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Nigel Farage’s plans to set off a volley of fireworks to mark Britain’s departure from the EU have reportedly been hit by a stumbling block after he was refused permission to fire them from central London landmarks.
The Brexit Party leader is said to be planning a £100,000 “Brexit Celebration Party” in Parliament Square for the night of 31 January.
Mr Farage said the Leave Means Leave campaign group has been been given approval to hold an event in Parliament Square, which is reportedly set to include speeches, comedians and bands but plans to include fireworks look unlikely.
According to the Telegraph, Mr Farage and Brexit Party chairman Richard Tice applied to launch fireworks from a barge on the River Thames and St James’s Park, as well as the roof of a government department, but have not be able to get permission.
The newspaper reported Mr Farage as saying: “The plan was to have a short, dramatic five-minute firework display and everyone says no. We have just met obstacles at every moment of this.”
Firework displays aren’t allowed in St James’s Park because of their impact on wildlife, while a spokesman for the Port of London Authority said it was highly unlikely that such a request would be allowed because it would involve closing the River Thames in central London.
“It would take quite a few weeks’ planning,” he told Yahoo News UK. “It’s not something that can be done at the drop of a hat.”
Mr Tice has reportedly appealed for anyone with roof space nearby that could be used to launch fireworks to get in touch.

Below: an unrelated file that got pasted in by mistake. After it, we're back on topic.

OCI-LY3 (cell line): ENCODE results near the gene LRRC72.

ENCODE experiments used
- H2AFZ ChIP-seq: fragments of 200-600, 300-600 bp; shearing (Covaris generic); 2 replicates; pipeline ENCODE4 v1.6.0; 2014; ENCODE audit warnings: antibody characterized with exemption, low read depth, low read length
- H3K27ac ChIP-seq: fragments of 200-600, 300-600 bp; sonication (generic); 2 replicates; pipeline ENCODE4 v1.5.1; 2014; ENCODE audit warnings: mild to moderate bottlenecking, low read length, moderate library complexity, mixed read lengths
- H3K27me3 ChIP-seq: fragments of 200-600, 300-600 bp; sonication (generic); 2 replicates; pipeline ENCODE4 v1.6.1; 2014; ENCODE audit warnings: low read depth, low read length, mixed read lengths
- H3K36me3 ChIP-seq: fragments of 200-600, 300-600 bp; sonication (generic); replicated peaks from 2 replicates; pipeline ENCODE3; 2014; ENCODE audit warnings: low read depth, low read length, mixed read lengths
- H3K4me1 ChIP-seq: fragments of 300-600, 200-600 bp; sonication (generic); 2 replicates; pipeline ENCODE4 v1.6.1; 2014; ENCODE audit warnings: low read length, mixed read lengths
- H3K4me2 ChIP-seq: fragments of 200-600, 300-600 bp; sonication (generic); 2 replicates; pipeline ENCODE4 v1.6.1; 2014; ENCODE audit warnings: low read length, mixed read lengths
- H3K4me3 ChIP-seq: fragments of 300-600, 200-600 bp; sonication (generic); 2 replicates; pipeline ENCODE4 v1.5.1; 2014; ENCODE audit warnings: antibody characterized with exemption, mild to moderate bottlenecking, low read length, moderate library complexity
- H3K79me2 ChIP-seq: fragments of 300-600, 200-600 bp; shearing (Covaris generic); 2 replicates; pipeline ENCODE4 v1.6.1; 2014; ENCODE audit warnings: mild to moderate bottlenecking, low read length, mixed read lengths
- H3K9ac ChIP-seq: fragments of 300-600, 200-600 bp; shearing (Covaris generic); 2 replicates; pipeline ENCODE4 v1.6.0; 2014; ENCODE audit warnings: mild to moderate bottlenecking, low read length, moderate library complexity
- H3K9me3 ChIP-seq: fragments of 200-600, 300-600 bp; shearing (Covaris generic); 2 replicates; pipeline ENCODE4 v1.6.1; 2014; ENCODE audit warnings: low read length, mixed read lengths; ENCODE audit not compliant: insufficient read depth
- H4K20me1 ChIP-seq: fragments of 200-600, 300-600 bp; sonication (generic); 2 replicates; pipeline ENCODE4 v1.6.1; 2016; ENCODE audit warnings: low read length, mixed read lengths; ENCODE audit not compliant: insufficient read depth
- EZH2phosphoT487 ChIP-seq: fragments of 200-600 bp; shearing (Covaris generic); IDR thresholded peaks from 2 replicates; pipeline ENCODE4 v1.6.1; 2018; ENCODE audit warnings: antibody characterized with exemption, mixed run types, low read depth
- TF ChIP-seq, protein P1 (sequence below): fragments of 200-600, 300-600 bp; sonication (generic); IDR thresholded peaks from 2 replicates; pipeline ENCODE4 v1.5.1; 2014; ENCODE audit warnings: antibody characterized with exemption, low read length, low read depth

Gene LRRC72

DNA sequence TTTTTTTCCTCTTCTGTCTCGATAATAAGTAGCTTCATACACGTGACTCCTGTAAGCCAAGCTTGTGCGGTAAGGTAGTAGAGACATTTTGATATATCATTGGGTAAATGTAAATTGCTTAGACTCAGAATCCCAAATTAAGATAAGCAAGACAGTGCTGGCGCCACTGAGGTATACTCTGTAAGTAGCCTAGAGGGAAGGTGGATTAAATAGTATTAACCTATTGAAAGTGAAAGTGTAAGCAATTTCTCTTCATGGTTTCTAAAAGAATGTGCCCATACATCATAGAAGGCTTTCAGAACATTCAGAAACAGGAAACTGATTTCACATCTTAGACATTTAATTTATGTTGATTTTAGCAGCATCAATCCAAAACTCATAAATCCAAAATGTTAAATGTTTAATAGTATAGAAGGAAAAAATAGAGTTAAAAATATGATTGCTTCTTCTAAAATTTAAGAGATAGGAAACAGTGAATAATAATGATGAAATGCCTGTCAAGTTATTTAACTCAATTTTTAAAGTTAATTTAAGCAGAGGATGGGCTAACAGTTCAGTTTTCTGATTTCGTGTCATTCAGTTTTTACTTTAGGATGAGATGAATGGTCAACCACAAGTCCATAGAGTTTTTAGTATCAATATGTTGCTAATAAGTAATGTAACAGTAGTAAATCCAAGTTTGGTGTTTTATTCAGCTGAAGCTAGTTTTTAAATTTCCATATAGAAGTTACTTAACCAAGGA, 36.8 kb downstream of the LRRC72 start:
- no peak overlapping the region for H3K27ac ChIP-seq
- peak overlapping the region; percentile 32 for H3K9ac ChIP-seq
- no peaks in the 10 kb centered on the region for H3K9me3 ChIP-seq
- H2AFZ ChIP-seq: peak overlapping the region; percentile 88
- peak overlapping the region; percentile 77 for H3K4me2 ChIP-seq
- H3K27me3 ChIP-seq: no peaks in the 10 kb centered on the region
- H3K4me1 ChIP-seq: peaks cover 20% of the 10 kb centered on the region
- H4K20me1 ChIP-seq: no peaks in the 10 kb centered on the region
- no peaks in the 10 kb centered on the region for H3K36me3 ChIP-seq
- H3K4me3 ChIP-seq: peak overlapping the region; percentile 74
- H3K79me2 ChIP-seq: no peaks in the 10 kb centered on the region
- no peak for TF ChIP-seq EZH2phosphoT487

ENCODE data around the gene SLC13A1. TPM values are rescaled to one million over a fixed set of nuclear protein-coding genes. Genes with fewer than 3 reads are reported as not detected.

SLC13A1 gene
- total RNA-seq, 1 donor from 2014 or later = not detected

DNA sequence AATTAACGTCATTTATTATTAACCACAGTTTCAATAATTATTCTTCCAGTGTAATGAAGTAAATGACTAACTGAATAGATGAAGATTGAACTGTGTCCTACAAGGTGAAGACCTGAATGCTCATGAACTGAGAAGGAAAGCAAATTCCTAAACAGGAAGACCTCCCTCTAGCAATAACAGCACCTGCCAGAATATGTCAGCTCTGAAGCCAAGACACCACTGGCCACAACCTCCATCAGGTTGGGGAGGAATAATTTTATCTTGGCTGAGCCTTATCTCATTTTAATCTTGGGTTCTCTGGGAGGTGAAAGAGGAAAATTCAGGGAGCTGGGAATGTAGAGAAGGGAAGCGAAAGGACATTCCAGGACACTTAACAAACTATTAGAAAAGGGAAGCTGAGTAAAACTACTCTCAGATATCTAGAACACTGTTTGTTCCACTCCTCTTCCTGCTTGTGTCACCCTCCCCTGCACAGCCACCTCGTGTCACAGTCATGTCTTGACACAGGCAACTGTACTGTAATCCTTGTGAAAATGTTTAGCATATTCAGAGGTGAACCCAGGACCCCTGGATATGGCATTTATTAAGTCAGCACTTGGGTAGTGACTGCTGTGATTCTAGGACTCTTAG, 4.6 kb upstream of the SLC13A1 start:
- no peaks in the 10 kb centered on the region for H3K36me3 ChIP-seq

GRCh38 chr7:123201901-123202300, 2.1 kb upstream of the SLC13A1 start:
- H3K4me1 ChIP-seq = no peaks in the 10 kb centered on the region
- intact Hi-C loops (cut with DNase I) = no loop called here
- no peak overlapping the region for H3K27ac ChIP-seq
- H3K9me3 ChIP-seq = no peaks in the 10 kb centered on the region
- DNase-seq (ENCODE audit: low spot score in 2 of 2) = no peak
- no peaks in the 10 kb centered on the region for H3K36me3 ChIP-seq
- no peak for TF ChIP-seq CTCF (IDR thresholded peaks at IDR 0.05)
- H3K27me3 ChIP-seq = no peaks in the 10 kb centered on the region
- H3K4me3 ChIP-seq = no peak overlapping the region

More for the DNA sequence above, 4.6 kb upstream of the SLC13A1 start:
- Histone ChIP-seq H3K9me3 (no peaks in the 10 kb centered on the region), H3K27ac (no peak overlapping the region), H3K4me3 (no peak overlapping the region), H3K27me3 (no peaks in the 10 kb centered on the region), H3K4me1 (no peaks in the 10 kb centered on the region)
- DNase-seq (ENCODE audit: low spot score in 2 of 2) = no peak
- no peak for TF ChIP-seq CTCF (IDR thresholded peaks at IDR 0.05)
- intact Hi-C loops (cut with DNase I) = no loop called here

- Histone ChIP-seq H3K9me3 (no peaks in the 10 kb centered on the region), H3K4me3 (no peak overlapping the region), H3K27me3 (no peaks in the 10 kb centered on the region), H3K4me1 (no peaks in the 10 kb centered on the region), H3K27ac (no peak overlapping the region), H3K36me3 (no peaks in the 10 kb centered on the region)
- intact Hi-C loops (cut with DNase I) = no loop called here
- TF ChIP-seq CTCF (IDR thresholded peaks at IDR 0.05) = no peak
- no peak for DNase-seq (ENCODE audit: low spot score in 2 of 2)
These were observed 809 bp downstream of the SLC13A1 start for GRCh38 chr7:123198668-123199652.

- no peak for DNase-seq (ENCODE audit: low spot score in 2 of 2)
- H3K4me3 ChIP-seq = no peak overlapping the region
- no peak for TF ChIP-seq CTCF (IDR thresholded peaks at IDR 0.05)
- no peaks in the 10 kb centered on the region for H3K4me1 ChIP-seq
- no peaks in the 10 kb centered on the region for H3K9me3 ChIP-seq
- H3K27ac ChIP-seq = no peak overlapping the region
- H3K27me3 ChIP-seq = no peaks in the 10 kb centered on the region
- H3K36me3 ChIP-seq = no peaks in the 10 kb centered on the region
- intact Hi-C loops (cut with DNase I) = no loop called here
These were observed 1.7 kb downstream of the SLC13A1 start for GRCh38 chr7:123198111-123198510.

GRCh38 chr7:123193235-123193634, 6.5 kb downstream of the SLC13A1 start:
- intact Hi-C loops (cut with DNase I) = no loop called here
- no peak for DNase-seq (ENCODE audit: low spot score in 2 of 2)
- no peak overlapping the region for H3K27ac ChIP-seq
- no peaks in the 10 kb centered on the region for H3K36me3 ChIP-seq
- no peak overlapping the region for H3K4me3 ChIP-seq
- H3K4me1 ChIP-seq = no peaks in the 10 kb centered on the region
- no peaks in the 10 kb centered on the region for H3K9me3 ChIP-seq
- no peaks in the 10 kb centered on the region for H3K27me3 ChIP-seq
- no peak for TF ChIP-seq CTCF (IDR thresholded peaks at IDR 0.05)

Around 20,000 people are expected to attend the event, which takes place from 9pm to 11.15pm.
Speaking on Radio 4, Mr Tice said: “We have got permission to have a celebration rally. We’ve got some wonderful speakers, lots of people asking now to speak.”
He said they had invited Boris Johnson and he was “delighted to hold the last speaking slot” for the prime minister.
Mr Tice also called for authorities to “get their act together” to ensure Big Ben can ring for Brexit.
A campaign is currently underway to raise the funds for the iconic bell to ring on 31 January – estimated to cost £500,000.
Big Ben has been silent since 2017 for renovation. Restoring the bell for this event was discussed at a meeting of the House of Commons Commission on Monday, but the move was ultimately ruled out after it was revealed it could cost £500,000.
Mr Tice told Radio 4: “Big Ben chiming is the symbol of the mother of all democracies and it just seems pretty feeble if we can’t organise for a bell to chime in a clock tower at this historic moment. Surely people can get their act together and get this organised.”